His primary political experience is the four years he spent in the Trump White House, serving as a special assistant to the president and working in the Office of Public Liaison — hardly classic preparation for Albany.
A Guide to New York’s 2022 Primary Elections
As prominent Democratic officials seek to defend their records, Republicans see opportunities to make inroads in general election races.
- Governor’s Race: Gov. Kathy Hochul, the incumbent, will face off against Jumaane Williams and Tom Suozzi in a Democratic primary on June 28.
- The Mapmaker: A postdoctoral fellow and former bartender redrew New York’s congressional map, reshaping several House districts and scrambling the future of the state’s political establishment.
- Maloney vs. Nadler: The new congressional lines have put the two stalwart Manhattan Democrats on a collision course in the Aug. 23 primary.
- Questionable Remarks: Carl P. Paladino, a Republican running for a House seat in Western New York, recently drew backlash for praising Adolf Hitler in an interview dating back to 2021.
Mr. Zeldin, a four-term congressman, remains far better financed, with more than $3.1 million in campaign funds as of late last month; Mr. Giuliani had about a tenth of that, according to campaign disclosure statements.
Two other candidates — Rob Astorino, the former Westchester County executive, and Harry Wilson, a corporate turnaround expert — also have more to spend than Mr. Giuliani.
And although Mr. Giuliani has a direct connection to Mr. Trump, getting his endorsement is far from assured. Mr. Zeldin is an avid Trump supporter who voted to overturn the results of the 2020 election in key swing states, an effort, ironically, that Rudolph Giuliani led.
A 2008 presidential candidate who was once hailed as America’s Mayor, the elder Mr. Giuliani saw his law license suspended and his public persona tarnished, at least in some circles, as a result of his work for Mr. Trump. Those activities, in service of a false narrative of a stolen election, were given a fresh airing last week during a prime-time hearing by the House committee investigating the Capitol assault on Jan. 6, 2021.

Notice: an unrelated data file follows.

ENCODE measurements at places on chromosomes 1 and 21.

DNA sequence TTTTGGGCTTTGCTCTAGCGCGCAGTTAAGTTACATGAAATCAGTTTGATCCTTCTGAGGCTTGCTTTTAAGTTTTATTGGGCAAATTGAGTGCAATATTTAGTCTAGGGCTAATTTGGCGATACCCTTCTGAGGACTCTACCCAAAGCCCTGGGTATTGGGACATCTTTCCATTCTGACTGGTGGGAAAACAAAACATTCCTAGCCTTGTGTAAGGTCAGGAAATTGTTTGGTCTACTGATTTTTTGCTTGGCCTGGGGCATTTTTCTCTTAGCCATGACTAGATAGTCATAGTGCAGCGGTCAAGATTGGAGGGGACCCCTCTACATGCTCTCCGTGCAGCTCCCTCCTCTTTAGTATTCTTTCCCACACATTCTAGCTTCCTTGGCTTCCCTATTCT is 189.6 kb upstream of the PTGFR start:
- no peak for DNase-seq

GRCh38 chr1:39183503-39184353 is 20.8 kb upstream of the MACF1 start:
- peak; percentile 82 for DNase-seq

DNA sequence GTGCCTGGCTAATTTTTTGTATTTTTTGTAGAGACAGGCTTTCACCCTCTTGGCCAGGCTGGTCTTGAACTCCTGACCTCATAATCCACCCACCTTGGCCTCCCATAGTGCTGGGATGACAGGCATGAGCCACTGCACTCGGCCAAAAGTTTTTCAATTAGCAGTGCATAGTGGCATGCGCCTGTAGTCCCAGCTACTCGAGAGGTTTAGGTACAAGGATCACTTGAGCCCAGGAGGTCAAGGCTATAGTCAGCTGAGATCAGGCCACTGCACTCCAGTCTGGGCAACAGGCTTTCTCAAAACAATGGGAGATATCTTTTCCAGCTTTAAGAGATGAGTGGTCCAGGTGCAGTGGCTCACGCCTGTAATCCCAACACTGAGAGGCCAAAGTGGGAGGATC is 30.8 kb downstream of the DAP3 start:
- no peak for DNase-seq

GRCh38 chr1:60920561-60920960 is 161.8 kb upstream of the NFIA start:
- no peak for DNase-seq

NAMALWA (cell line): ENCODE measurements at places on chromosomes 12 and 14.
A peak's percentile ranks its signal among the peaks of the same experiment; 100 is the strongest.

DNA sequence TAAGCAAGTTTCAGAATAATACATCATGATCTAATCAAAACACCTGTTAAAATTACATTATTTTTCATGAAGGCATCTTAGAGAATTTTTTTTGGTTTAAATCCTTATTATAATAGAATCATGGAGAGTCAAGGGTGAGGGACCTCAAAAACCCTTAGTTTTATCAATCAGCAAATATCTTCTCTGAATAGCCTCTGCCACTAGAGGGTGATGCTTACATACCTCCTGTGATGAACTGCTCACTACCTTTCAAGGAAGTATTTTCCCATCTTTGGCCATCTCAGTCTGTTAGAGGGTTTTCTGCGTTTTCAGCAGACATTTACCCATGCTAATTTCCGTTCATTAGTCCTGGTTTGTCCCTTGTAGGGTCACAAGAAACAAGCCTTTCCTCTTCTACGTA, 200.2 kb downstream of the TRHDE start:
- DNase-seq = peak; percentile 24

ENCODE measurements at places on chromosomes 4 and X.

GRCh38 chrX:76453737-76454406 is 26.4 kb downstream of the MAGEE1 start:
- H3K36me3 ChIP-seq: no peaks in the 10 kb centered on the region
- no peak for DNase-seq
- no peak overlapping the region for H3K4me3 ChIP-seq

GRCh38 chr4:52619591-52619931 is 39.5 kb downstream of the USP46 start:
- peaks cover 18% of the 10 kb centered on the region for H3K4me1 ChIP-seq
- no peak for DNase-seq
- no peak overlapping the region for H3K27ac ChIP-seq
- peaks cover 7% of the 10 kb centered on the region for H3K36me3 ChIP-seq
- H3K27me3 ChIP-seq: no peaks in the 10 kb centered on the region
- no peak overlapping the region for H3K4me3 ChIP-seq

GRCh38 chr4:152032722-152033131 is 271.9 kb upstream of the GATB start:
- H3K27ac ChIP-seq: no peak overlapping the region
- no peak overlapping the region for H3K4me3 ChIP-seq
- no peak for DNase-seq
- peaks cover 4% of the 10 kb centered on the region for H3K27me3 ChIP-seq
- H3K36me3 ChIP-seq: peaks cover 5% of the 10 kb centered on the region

In a recent interview on Newsmax, the right-wing network where he has appeared as a political analyst, Andrew Giuliani said that while Mr. Trump was “kind of like an uncle to me,” he did not expect an endorsement, and that he thought the former president was “probably going to sit this one out.”
That doesn’t mean the Giulianis aren’t trying: Both appeared at a recent fund-raiser hosted by Representative Elise Stefanik at Trump National Golf Club Westchester, where a round-table discussion and photo op with the former president cost $25,000 a head. Mr. Astorino was also there, mingling near the back; Mr. Zeldin had a prior commitment.
In remarks at an outdoor reception, the former president lavished praise on the younger Mr. Giuliani, but the compliments had nothing to do with his political future.